The Velvets track set a pattern of remarkable results with live recordings. “Champagne & Reefer,” from the Rolling Stones’ Shine a Light (CD, Interscope 1096002), was substantial and textured as Mick Jagger traded verses with Buddy Guy, whose guitar stung and made the air in the room buzz. “Maggie May,” from the Faces’ boxed set Five Guys Walk Into a Bar . . . (Warner Bros./Rhino 78233), had natural body and in-the-room presence, with an extraordinary sense of rhythmic flow -- as did “The Truth, the Whole Truth and Nothing But the Truth,” from Ian Hunter’s near-bootleg album of that title (CD, Snapper 906). The music crackled with intensity as the guitar crunched and shimmered in the midrange.
One of the best-recorded albums of recent vintage that I’ve heard is Townes, Steve Earle’s take on the work of the late, great Townes Van Zandt (CD, New West 6164). While the SP-300 had proved its mettle on bass-heavy cuts, and managed to handle spatial dynamics as well as confrontational concert recordings, Townes provided a full range of audio touchstones. From the opening of “Pancho & Lefty,” Earle’s voice opened up and the notes rang from his guitar at a properly leisured pace, as languid and authentically world-weary as the characters in Van Zandt’s story. In “Don’t You Take It Too Bad,” the SP-300 captured the pace and the progress of the notes as they were attacked and then decayed. Discrete sounds, as on the father-and-son duet “Mr. Mudd & Mr. Gold,” maintained their individuality, yet blended in an exquisite balance of desperation and cold-hearted reportage. Even as the sounds of the guitars vanished into the air, they retained their unique timbres.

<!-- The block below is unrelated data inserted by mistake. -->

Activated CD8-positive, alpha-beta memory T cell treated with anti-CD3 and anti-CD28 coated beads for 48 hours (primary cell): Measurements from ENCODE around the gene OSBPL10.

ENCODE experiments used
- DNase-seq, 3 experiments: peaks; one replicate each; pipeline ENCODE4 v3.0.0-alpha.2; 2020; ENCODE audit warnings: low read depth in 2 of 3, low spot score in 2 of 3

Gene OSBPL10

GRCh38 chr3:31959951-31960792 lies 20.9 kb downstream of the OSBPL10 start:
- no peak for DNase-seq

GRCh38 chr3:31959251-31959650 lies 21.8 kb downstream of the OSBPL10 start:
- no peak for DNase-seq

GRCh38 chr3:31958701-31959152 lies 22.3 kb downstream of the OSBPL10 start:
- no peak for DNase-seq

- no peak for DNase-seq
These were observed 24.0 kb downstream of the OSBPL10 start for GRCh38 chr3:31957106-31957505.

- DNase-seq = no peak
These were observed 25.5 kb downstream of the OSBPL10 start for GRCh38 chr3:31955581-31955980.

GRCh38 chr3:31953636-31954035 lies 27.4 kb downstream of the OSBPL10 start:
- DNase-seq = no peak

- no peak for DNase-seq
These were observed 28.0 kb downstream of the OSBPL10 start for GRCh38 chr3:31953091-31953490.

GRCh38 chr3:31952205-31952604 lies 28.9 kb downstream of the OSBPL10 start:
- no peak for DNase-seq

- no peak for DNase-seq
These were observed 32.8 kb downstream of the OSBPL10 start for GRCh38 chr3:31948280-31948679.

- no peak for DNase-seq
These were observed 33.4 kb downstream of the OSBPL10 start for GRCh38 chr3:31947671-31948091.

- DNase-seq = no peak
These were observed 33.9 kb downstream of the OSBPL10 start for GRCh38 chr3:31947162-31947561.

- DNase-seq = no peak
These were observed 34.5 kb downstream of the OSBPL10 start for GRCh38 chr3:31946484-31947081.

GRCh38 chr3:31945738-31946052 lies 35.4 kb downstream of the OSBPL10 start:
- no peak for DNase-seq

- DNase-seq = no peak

I compared the Raysonic SP-300 with my reference integrated amplifier, the NAD C 325BEE ($399). I should say attempted to compare -- aside from the fact that they amplify loudspeakers, the two integrateds couldn’t be more different. The NAD is a solid-state, 50Wpc amp generally believed to offer more bang for the buck (its output is nearer 100Wpc). It handles bass well, delivering plenty of slam, and presents an unfussy, no-nonsense midrange. At almost seven times the NAD’s price, the Raysonic SP-300, rated at 90Wpc, delivered taut, tight bass, but in that regard it was merely equivalent to the ostensibly lower-powered C 325BEE.